“GEL really helped me think about how a team works together, and how you communicate and listen,” Dennison says. “It also gave me people to look up to. Joel Schindall [MIT’s Bernard M. Gordon Professor in Product Engineering] was a great mentor. I asked him if we should turn the Army thing into a startup, and his advice was sound. He said, ‘Go make mistakes on someone else’s dime for a few years. There’s plenty of time.’”
Heeding that advice, the founders went their separate ways after graduation, joining different companies but always keeping their successful collaborations in the back of their minds.
In 2016, the founders began exploring opportunities in the software security space. At MIT, Evans had written his master’s thesis on advanced software security techniques, but the founders wanted to build something that could be used by people without that deep technical knowledge.
The founders explored several different projects relating to scanning code before an internal hackathon in 2019, when a colleague showed them an old open-source project he’d worked on while at Facebook to help analyze code. They decided to spend the hackathon reviving the project.
The founders set out to add breadth to the tool by making it compatible with more languages, and depth by enabling it to understand code at higher levels. Their goal was to make Semgrep fit seamlessly into existing security workflows.
Before new code is deployed by a company, it typically gets reviewed by the security team (although the founders say security experts are outnumbered 100 to one by developers at many companies). With Semgrep, the security team can implement rules or checks that run automatically on the code to flag potential issues. Semgrep can integrate with Slack and other common programs to deliver the results. It works with over 25 coding languages today relating to mobile, back end, front end, and web development coding.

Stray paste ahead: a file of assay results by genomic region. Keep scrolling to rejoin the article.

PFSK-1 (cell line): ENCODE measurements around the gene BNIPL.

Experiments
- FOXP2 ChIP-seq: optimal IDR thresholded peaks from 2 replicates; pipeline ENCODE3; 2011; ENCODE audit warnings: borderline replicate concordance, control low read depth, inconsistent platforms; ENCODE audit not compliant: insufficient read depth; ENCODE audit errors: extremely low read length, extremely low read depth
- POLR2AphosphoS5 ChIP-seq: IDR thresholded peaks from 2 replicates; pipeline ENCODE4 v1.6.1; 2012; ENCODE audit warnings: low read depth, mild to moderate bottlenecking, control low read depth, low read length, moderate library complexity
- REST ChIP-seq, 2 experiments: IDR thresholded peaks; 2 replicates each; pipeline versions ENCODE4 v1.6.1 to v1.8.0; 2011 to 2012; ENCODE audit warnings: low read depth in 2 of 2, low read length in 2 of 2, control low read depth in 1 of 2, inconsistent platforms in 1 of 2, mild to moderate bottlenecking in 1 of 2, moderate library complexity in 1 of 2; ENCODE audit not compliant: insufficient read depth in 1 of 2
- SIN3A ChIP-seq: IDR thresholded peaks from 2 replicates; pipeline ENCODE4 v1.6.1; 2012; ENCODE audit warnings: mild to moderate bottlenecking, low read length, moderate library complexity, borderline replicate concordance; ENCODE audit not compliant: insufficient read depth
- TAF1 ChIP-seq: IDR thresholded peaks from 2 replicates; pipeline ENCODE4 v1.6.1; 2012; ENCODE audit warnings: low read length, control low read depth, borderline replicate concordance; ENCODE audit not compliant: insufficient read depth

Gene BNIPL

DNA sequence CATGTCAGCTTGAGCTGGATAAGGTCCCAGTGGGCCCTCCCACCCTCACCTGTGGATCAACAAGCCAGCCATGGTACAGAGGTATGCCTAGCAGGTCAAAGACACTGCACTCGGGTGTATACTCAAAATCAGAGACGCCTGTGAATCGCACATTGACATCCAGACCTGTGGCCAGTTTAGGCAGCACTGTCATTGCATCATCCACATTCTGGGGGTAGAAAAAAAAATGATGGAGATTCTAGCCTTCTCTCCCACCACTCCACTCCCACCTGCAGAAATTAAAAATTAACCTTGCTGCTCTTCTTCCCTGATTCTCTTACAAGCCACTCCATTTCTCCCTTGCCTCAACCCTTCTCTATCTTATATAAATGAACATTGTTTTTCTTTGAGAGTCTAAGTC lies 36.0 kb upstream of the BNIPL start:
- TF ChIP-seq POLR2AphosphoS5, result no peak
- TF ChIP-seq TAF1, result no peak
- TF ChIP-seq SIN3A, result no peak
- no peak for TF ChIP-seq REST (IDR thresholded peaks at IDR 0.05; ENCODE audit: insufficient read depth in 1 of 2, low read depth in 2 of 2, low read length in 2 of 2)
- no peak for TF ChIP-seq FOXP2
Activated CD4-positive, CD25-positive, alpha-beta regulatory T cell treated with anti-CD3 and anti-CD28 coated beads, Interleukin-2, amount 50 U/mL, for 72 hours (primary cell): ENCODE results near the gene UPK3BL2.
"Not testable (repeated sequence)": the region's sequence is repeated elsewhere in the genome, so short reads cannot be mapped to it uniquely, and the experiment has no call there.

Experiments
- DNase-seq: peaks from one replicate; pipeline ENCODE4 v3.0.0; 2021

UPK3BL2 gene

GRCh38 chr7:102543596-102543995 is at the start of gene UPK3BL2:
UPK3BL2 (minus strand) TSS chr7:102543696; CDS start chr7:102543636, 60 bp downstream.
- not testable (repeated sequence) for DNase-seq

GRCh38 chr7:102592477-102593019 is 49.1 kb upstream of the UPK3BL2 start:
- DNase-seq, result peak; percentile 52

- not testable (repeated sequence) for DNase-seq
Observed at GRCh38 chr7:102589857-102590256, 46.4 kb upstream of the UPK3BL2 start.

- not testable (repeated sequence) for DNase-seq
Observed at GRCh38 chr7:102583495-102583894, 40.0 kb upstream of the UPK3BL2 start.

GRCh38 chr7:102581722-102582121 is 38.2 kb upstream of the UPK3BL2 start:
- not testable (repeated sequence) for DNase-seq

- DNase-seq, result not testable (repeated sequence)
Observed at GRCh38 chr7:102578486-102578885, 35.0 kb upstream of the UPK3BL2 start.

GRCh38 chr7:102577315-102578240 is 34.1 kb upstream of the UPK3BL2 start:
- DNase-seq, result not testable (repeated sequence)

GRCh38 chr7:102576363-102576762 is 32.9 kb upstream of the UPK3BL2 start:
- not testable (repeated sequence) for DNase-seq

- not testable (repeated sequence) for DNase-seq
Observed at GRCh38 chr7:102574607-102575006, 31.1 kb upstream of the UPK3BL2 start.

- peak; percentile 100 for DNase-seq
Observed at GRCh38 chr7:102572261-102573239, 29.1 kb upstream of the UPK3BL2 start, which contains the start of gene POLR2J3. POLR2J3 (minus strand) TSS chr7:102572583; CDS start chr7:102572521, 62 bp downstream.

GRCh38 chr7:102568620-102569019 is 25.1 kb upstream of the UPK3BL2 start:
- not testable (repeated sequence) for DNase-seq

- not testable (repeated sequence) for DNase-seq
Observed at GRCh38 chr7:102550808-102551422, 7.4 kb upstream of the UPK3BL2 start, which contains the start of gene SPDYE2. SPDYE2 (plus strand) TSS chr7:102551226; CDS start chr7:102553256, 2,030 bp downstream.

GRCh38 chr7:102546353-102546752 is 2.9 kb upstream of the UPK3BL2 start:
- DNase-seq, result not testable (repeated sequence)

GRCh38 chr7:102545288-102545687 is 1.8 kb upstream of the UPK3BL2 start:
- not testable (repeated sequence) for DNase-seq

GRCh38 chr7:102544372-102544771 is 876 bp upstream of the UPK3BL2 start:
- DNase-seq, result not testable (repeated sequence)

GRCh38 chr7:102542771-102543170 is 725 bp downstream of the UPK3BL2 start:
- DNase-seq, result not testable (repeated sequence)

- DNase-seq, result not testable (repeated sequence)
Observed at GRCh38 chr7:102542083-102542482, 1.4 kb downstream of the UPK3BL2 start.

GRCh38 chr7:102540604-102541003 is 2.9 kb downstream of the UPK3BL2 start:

On top of the rules database, r2c offers services to help companies get the most out of the bug-finding engine by ensuring every codebase is scanned for the right things without causing unnecessary delays.
“Semgrep is changing the way that software can be written, so suddenly you can go fast and be secure, and that just hasn’t been possible for most teams before,” O’Malley says.
A network effect
When a major vulnerability to a widely used software framework known as Log4Shell was exposed recently, r2c’s community Slack channel came alive.
“Everyone was saying, ‘Okay, here’s a new threat, what are we doing to detect it?’” O’Malley recalls. “They quickly said, ‘Here’s variant A, B, C for everyone.’ That’s the power of democratizing rule writing.”
The founders are constantly surprised by where Semgrep is being used. Large customers include companies like Slack, Dropbox, and Snowflake. The ministry of interior for a large state government recently messaged them about an important project they were using Semgrep on.
As Semgrep’s popularity continues to grow, the founders believe they will be able to build out their analytics to give developers insights into the security of their codebases instantaneously.
“The broader security industry doesn’t have a ton of metrics about how well we are doing,” Dennison says. “It’s hard to answer questions like are we improving? Is our software getting better? Are we making progress against the attackers? So how do we get to a point where we can give you a code quality score? Then suddenly you’re making software security simple.”